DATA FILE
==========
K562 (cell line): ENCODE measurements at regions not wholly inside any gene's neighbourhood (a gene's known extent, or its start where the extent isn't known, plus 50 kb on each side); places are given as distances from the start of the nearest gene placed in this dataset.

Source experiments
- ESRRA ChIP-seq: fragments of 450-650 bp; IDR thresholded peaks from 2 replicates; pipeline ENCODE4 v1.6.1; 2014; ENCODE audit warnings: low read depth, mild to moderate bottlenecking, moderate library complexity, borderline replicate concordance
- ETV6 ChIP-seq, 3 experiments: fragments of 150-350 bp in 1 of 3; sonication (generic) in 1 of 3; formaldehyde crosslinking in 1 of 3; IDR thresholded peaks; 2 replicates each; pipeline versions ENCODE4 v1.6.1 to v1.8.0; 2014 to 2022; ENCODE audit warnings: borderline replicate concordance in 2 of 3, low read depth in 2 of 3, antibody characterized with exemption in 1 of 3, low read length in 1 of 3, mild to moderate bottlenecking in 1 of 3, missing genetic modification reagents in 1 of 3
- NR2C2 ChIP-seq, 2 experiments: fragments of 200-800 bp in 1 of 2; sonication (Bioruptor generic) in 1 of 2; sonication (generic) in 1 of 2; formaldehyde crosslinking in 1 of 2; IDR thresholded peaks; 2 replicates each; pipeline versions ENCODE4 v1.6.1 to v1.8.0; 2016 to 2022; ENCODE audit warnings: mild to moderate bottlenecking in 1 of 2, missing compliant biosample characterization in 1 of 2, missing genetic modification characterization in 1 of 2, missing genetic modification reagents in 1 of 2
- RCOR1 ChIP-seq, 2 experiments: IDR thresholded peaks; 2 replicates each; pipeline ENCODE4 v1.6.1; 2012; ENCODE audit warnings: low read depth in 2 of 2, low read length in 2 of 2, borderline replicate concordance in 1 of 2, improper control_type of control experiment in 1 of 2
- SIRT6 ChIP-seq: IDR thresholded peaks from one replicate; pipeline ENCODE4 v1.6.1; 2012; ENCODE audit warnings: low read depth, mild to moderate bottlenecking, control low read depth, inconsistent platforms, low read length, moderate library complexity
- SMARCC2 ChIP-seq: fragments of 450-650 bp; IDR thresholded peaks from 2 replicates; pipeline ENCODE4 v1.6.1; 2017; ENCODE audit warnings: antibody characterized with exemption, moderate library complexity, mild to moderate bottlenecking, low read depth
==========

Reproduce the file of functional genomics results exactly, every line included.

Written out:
K562 (cell line): ENCODE measurements at regions not wholly inside any gene's neighbourhood (a gene's known extent, or its start where the extent isn't known, plus 50 kb on each side); places are given as distances from the start of the nearest gene placed in this dataset.

Source experiments
- ESRRA ChIP-seq: fragments of 450-650 bp; IDR thresholded peaks from 2 replicates; pipeline ENCODE4 v1.6.1; 2014; ENCODE audit warnings: low read depth, mild to moderate bottlenecking, moderate library complexity, borderline replicate concordance
- ETV6 ChIP-seq, 3 experiments: fragments of 150-350 bp in 1 of 3; sonication (generic) in 1 of 3; formaldehyde crosslinking in 1 of 3; IDR thresholded peaks; 2 replicates each; pipeline versions ENCODE4 v1.6.1 to v1.8.0; 2014 to 2022; ENCODE audit warnings: borderline replicate concordance in 2 of 3, low read depth in 2 of 3, antibody characterized with exemption in 1 of 3, low read length in 1 of 3, mild to moderate bottlenecking in 1 of 3, missing genetic modification reagents in 1 of 3
- NR2C2 ChIP-seq, 2 experiments: fragments of 200-800 bp in 1 of 2; sonication (Bioruptor generic) in 1 of 2; sonication (generic) in 1 of 2; formaldehyde crosslinking in 1 of 2; IDR thresholded peaks; 2 replicates each; pipeline versions ENCODE4 v1.6.1 to v1.8.0; 2016 to 2022; ENCODE audit warnings: mild to moderate bottlenecking in 1 of 2, missing compliant biosample characterization in 1 of 2, missing genetic modification characterization in 1 of 2, missing genetic modification reagents in 1 of 2
- RCOR1 ChIP-seq, 2 experiments: IDR thresholded peaks; 2 replicates each; pipeline ENCODE4 v1.6.1; 2012; ENCODE audit warnings: low read depth in 2 of 2, low read length in 2 of 2, borderline replicate concordance in 1 of 2, improper control_type of control experiment in 1 of 2
- SIRT6 ChIP-seq: IDR thresholded peaks from one replicate; pipeline ENCODE4 v1.6.1; 2012; ENCODE audit warnings: low read depth, mild to moderate bottlenecking, control low read depth, inconsistent platforms, low read length, moderate library complexity
- SMARCC2 ChIP-seq: fragments of 450-650 bp; IDR thresholded peaks from 2 replicates; pipeline ENCODE4 v1.6.1; 2017; ENCODE audit warnings: antibody characterized with exemption, moderate library complexity, mild to moderate bottlenecking, low read depth